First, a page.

Nadisha Hunter, Staff Reporter
New Anglican bishop begs church to keep far from corruption
Newly installed Anglican Bishop of Jamaica and the Cayman Islands, the Right Reverend Dr Howard Gregory, is urging the church to dissociate itself from tainted money, which continues to circulate in the society where corruption is rampant.
Gregory said yesterday that members of the church could not consider themselves exempt from corrupt activities if they were either caught up in or benefiting from the act.
He was speaking to a packed Cathedral Church of St Jago de la Vega in Spanish Town, St Catherine, after he was enthroned as the 14th bishop of the diocese.
"I warn the church that the rally card and some of the fund-raising activities need to be subjected to closer scrutiny as they run the risk of bringing drug and other tainted money into the coffers of the church," he declared.
"Likewise, while the church seeks to minister to the spiritual needs of all people, we must be careful how we bend over backward to charge fees and to accommodate some funerals that are bashment affairs funded by money of dubious origin," he added in a stirring homily that elicited periodic cries of amen as signs of approval from the congregation.
Gregory added that there was a terrible breakdown in society where persons' values and morality were concerned, but Christians should strive to make a difference in society.
"We live in a society which is permeated at every level by corruption, and in which we benefit cooperatively from ill-gotten gain and not just the acts of corruption, supposedly restricted to politicians and those in the public service," Gregory said.
"For example, the inflows into the country from the lotto scam have wide circulation within the economy and there is not only a culture of silence around it among some persons, but there are many who would suggest that there is nothing wrong with it."
The bishop also said there were contemporary challenges to which the church must respond in carrying out its duties in a Christian community.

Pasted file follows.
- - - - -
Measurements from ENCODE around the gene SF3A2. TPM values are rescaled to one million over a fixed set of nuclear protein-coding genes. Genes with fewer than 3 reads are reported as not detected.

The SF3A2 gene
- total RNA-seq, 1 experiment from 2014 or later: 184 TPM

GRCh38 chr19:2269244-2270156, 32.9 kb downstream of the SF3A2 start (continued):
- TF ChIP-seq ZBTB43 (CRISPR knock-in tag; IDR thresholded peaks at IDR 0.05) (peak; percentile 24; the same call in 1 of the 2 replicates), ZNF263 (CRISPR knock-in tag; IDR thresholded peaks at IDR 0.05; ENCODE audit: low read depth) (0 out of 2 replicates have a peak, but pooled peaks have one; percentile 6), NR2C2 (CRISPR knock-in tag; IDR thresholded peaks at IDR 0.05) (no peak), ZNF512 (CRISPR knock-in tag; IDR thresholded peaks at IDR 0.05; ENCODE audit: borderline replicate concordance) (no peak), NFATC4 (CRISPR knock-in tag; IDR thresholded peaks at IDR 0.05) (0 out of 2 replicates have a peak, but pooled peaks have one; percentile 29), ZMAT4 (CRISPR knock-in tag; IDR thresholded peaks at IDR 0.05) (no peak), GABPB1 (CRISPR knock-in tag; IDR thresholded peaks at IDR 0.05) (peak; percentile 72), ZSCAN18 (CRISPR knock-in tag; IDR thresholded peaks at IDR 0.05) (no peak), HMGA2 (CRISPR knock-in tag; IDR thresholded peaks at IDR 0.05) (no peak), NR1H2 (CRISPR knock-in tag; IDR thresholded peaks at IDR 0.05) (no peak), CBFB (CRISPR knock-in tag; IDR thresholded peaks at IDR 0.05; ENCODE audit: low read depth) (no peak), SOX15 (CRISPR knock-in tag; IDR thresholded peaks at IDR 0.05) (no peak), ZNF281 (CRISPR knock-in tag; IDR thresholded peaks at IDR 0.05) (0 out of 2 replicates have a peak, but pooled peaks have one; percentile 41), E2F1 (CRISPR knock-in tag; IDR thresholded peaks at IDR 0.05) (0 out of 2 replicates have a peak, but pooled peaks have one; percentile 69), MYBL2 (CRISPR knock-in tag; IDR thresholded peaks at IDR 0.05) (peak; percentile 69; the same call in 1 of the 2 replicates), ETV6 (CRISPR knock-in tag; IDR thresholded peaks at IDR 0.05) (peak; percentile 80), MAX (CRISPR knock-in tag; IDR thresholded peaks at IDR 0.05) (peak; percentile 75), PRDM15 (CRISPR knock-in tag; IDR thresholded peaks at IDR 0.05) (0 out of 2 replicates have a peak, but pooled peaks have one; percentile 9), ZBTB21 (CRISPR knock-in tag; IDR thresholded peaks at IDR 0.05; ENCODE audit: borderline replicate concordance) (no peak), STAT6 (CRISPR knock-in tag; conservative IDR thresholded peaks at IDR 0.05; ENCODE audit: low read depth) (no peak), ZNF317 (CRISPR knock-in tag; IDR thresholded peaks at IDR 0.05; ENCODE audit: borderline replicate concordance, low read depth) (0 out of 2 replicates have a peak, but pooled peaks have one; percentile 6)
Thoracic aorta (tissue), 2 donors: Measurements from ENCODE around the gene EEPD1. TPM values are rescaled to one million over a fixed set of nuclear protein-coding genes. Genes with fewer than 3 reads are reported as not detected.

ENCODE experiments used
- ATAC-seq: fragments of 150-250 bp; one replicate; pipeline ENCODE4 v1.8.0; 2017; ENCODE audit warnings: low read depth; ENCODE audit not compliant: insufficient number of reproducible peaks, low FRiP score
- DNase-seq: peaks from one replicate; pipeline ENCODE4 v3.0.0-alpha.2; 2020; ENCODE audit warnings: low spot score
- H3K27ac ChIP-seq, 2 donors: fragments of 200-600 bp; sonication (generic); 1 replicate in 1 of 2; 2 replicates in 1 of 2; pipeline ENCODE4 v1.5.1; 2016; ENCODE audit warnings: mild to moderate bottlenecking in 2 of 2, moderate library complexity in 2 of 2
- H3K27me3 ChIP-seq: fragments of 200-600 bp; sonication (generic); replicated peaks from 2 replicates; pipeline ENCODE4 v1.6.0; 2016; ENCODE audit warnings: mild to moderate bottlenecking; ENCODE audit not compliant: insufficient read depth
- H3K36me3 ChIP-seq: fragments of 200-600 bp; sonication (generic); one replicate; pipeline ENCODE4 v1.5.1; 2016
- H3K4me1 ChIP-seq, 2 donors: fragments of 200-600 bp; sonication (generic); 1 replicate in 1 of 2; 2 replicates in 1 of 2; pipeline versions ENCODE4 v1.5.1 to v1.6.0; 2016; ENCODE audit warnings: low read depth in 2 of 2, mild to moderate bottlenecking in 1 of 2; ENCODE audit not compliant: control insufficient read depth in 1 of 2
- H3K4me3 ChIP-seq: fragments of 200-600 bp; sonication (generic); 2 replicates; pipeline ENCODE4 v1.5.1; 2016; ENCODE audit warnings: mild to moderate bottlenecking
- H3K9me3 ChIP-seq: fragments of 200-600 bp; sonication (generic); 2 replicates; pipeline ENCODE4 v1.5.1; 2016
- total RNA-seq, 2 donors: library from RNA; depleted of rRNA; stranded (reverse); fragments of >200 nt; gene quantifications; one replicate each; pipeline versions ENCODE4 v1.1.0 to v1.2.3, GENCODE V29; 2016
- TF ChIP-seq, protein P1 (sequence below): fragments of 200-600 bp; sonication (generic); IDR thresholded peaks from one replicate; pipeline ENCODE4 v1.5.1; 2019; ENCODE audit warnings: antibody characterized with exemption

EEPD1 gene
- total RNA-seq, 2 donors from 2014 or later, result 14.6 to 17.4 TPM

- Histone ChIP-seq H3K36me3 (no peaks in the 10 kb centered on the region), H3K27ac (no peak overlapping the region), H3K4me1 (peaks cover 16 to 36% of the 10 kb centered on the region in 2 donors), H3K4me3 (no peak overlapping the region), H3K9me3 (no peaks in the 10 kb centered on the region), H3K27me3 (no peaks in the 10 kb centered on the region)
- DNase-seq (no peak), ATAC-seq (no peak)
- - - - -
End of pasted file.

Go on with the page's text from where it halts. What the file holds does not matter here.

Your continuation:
Alluding to the increase in child abuse, Gregory said the church must become a serious advocate for the cause of the nation's children and use its existing network of congregations to educate and actively sponsor programmes geared towards prevention and rehabilitation of victims.
"We need to develop within our congregations greater sensitivity to the needs of the children and young people who we currently have within our fellowship as a start," he said. "Too many congregations have young persons who are at significant points of transition in their development and in their educational pursuits and no one bothers to ask how they are doing, what they are seeking to accomplish in life, and how the individual members of the church may be of assistance to them."
Area of concern
One member of the congregation, Denton Maxwell, told The Gleaner that the lack of transparency in relation to donations was an area of concern.
"As people of God, we should know exactly what we are involved in or what we are doing and so I believe that Rev Gregory is correct," Maxwell said.
"It might not be widespread problem but it is happening. Sometimes you don't know where the donations are coming from and we have to ensure what we are doing and what we are involved in is pure."
The 61-year-old Gregory, who has served 38 years in the priesthood, received his new appointment after a vacancy was created with the retirement of the Rt Rev Alfred Reid on December 31 last year.
Reid served in that capacity for 11 years.